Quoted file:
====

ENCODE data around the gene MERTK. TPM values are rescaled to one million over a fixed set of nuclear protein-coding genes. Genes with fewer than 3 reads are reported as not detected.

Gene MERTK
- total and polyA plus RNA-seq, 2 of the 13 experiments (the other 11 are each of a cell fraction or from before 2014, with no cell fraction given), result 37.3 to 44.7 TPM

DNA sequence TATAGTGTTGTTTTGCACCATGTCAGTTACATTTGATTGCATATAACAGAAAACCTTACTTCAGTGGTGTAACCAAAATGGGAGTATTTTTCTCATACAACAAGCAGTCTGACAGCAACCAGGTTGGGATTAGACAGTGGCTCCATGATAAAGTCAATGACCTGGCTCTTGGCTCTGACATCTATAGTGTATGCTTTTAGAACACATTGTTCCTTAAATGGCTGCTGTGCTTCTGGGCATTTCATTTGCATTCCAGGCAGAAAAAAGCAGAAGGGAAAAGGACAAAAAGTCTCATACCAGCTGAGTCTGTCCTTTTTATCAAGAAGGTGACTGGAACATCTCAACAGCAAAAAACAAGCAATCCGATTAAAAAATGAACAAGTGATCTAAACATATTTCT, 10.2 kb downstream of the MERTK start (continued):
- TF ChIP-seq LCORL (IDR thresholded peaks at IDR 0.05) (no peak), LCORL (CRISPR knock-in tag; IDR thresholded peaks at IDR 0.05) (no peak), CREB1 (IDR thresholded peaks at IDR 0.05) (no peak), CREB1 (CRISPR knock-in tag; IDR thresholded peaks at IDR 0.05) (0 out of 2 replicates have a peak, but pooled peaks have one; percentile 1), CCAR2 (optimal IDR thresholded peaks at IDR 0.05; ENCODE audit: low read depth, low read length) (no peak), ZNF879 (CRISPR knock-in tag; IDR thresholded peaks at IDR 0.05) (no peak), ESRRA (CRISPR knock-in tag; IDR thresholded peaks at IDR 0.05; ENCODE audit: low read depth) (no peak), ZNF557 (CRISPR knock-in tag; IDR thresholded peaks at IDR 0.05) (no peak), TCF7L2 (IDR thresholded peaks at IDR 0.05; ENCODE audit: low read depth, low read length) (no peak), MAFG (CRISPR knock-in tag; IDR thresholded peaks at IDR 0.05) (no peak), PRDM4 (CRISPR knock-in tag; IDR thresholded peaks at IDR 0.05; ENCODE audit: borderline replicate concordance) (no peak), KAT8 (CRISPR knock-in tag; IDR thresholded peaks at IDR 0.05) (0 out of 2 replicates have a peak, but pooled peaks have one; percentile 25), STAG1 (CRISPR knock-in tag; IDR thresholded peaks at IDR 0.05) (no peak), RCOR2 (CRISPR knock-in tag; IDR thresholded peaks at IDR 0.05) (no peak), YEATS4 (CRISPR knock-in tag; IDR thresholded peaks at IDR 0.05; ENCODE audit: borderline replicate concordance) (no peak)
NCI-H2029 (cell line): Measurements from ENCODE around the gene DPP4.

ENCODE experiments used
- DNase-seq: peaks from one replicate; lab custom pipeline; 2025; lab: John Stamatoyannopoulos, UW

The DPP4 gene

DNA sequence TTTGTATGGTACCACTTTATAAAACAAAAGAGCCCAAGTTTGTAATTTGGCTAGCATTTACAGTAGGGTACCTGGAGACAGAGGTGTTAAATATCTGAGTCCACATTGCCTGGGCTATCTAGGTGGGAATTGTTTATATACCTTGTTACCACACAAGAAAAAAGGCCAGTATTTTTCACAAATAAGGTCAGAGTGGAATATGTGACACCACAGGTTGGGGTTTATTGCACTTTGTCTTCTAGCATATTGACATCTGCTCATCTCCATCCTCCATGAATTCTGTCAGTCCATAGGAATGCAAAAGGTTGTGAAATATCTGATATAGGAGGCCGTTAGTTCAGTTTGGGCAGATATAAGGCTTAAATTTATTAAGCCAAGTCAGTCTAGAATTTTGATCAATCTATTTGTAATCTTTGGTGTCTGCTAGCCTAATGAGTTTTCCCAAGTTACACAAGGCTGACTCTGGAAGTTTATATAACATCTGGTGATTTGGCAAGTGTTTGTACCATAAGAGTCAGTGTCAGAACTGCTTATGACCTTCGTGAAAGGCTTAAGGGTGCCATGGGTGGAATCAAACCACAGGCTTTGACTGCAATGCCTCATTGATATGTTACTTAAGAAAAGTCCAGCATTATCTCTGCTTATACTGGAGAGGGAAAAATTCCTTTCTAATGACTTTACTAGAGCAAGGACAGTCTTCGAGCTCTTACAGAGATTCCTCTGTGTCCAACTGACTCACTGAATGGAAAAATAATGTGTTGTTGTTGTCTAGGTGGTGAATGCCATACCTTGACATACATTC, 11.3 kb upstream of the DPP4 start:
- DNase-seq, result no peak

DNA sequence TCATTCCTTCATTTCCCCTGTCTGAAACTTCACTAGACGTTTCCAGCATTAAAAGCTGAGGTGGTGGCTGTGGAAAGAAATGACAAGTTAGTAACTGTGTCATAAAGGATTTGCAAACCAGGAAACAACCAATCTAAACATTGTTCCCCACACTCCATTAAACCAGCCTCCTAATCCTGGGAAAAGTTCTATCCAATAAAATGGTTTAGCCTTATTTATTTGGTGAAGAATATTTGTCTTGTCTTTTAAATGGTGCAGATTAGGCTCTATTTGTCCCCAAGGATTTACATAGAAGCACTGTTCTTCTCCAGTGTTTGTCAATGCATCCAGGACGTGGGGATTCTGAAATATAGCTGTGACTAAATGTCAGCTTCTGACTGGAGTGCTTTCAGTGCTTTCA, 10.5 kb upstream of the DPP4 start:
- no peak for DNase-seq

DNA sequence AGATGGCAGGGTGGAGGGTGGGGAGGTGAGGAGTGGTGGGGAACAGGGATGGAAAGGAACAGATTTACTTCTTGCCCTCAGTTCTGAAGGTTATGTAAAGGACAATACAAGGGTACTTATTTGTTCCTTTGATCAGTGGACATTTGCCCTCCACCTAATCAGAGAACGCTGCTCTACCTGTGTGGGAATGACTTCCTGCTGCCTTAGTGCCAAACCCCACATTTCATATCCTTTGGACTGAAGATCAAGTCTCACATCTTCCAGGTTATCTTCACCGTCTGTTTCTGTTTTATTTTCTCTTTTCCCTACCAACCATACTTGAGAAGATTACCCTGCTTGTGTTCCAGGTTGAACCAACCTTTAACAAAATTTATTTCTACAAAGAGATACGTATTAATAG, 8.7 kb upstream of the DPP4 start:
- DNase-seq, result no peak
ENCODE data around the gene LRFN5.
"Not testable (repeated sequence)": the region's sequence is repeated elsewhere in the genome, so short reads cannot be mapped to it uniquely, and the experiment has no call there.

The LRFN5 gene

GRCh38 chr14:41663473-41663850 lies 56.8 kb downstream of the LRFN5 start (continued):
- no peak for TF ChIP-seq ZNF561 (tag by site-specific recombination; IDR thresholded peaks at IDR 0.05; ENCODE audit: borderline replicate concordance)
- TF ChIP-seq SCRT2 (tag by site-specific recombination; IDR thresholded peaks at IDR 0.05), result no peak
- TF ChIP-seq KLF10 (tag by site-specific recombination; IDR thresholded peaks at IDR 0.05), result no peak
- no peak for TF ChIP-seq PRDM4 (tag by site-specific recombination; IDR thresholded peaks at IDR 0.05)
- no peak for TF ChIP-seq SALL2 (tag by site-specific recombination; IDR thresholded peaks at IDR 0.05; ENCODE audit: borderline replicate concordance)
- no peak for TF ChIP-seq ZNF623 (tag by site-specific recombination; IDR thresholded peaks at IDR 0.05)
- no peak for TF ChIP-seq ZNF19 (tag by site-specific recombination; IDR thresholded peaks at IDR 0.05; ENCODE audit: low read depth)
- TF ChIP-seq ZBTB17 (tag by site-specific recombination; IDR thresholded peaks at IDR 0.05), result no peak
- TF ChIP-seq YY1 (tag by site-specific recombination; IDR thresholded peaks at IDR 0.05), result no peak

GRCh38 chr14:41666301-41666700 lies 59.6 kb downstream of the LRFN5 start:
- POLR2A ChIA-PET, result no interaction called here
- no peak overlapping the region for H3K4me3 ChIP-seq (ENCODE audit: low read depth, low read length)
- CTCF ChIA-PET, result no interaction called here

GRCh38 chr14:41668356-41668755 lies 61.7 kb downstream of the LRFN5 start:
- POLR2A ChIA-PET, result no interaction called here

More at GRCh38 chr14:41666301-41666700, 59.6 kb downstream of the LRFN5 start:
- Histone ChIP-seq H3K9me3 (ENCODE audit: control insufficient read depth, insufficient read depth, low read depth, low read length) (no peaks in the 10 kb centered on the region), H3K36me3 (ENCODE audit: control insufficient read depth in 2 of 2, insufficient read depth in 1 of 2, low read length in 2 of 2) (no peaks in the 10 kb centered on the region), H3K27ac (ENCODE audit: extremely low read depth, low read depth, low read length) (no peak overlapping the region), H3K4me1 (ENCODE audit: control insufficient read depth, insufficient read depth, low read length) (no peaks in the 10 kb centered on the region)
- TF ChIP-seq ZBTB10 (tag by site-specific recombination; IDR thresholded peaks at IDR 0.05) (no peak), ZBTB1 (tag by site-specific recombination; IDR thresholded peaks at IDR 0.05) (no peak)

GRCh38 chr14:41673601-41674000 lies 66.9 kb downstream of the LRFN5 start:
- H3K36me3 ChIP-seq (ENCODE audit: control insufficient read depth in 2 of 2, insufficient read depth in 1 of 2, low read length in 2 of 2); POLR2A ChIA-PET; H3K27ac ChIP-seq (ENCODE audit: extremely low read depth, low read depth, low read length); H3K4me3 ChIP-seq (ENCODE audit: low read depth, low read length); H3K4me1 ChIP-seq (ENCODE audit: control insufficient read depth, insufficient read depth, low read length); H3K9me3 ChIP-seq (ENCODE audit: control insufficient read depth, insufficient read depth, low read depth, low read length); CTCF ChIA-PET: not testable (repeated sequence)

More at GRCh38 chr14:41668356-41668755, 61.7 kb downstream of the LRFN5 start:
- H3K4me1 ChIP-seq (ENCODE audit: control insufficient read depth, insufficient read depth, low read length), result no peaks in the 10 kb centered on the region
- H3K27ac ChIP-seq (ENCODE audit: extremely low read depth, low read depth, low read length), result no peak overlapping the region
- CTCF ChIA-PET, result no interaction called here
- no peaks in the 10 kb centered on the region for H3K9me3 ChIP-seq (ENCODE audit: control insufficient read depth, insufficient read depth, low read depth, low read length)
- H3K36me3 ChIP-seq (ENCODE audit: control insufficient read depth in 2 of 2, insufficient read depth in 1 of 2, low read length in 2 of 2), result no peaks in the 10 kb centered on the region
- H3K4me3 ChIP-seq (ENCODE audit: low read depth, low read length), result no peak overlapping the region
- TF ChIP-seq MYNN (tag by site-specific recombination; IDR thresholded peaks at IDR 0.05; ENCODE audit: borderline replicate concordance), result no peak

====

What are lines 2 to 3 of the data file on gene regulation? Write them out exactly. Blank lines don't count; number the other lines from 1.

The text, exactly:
Gene MERTK
- total and polyA plus RNA-seq, 2 of the 13 experiments (the other 11 are each of a cell fraction or from before 2014, with no cell fraction given), result 37.3 to 44.7 TPM